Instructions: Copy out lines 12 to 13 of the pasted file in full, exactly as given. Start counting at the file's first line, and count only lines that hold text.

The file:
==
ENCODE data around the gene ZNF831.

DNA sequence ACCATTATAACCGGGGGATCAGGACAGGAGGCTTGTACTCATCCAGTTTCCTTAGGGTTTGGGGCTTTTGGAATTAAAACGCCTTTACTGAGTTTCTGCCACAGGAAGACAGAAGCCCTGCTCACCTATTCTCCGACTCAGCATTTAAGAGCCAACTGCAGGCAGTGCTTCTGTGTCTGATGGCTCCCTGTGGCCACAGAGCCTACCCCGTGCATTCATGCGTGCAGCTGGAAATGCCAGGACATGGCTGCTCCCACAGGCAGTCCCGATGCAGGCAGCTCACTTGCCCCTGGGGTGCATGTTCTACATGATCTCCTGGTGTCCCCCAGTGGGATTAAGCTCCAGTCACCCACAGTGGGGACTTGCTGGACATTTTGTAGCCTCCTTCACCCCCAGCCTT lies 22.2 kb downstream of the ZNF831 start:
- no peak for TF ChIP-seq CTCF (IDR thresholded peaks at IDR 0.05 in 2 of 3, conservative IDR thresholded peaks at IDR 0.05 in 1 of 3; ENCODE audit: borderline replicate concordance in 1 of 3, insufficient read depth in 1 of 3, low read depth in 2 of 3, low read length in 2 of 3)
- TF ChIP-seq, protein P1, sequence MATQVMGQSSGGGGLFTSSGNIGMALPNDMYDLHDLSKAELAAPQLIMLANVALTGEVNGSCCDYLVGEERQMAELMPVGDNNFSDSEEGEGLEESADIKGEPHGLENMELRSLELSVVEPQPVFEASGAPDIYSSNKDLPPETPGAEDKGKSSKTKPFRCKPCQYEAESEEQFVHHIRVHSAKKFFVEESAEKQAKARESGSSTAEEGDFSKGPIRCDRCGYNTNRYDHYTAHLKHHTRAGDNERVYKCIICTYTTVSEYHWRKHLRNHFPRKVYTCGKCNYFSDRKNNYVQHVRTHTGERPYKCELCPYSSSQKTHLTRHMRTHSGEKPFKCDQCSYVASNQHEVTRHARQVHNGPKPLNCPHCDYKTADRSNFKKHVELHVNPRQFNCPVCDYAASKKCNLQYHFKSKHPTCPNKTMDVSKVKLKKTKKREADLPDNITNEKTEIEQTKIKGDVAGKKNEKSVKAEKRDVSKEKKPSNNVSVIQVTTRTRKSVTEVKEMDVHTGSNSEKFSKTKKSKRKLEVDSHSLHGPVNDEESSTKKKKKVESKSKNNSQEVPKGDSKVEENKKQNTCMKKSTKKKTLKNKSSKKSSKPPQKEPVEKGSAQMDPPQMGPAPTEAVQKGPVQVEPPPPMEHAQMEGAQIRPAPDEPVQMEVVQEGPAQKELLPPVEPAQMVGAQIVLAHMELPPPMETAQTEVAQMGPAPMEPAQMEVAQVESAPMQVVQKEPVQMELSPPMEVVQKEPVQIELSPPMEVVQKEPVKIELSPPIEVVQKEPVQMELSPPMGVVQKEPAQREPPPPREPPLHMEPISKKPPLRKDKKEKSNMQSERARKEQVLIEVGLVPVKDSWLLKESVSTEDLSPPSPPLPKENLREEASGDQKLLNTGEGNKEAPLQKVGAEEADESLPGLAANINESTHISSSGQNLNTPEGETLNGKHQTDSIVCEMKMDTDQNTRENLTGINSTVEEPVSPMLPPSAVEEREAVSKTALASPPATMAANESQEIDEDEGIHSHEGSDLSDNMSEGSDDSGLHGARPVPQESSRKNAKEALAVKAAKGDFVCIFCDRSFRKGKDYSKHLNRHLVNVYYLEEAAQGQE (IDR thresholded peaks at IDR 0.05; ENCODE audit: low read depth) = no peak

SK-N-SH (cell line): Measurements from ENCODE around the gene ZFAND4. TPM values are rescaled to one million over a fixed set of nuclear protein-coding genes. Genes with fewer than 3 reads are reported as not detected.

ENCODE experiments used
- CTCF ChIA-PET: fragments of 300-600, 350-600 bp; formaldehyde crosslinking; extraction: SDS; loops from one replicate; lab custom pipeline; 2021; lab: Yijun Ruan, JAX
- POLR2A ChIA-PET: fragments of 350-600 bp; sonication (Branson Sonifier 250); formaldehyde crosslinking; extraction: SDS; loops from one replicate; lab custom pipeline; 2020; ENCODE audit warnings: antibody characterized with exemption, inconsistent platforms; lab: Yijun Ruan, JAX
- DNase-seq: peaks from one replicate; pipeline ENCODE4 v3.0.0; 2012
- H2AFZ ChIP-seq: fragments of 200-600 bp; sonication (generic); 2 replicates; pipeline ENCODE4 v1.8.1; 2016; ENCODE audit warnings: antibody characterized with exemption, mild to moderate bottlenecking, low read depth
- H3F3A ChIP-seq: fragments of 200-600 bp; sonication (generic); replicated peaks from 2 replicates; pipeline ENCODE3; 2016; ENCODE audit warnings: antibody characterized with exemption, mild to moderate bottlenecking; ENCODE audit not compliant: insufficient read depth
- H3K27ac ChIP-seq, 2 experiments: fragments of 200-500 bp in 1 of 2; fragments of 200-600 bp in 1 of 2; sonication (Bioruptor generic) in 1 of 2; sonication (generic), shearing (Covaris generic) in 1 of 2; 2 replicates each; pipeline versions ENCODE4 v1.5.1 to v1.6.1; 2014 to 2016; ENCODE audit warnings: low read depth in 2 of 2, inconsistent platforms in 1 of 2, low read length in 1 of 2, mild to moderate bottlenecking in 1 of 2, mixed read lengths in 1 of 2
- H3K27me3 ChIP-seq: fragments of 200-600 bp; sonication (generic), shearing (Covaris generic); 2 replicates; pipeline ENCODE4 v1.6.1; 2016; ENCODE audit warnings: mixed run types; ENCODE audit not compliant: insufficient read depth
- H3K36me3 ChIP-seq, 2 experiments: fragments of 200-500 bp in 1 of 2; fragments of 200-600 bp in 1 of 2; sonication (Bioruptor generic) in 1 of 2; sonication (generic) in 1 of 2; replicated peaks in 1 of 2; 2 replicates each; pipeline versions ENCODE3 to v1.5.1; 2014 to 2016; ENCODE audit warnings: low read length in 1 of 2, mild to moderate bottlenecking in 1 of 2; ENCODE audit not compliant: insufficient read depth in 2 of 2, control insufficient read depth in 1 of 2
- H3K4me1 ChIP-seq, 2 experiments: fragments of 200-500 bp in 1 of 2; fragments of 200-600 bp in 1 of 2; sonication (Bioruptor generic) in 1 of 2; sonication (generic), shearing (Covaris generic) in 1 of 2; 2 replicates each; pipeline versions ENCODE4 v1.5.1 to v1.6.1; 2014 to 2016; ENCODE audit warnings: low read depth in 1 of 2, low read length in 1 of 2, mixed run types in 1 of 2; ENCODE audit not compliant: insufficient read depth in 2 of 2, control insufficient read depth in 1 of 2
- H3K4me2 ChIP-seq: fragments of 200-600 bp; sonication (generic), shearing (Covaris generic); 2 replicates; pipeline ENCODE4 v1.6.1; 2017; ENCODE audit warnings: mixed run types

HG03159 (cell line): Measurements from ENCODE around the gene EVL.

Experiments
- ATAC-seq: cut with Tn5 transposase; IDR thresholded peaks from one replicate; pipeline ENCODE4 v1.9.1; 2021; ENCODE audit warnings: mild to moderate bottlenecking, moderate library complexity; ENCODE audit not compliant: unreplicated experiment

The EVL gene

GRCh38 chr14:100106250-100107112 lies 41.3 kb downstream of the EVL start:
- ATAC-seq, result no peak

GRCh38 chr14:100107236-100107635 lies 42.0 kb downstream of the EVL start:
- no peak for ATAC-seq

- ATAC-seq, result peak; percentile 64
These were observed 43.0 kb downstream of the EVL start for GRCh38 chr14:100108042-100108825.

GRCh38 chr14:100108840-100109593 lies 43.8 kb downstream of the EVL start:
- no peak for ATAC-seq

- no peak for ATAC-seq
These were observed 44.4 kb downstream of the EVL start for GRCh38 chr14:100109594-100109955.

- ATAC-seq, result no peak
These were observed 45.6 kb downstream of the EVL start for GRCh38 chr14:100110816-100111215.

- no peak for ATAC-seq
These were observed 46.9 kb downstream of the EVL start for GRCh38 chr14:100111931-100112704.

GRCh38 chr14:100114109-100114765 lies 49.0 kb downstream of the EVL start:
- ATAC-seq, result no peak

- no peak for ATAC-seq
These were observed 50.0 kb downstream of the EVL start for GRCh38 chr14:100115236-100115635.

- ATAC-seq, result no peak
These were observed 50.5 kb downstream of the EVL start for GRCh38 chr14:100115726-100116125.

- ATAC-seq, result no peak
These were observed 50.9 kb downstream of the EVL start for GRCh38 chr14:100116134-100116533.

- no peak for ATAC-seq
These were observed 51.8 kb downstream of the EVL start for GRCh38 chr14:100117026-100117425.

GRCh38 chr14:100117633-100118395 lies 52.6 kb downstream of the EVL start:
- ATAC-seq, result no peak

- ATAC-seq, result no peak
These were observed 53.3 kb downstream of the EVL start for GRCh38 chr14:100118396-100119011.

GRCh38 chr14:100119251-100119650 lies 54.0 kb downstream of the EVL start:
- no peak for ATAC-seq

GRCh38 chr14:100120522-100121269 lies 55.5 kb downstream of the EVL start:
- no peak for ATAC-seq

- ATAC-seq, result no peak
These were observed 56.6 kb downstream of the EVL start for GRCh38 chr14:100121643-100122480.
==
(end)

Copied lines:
- H3K27ac ChIP-seq, 2 experiments: fragments of 200-500 bp in 1 of 2; fragments of 200-600 bp in 1 of 2; sonication (Bioruptor generic) in 1 of 2; sonication (generic), shearing (Covaris generic) in 1 of 2; 2 replicates each; pipeline versions ENCODE4 v1.5.1 to v1.6.1; 2014 to 2016; ENCODE audit warnings: low read depth in 2 of 2, inconsistent platforms in 1 of 2, low read length in 1 of 2, mild to moderate bottlenecking in 1 of 2, mixed read lengths in 1 of 2
- H3K27me3 ChIP-seq: fragments of 200-600 bp; sonication (generic), shearing (Covaris generic); 2 replicates; pipeline ENCODE4 v1.6.1; 2016; ENCODE audit warnings: mixed run types; ENCODE audit not compliant: insufficient read depth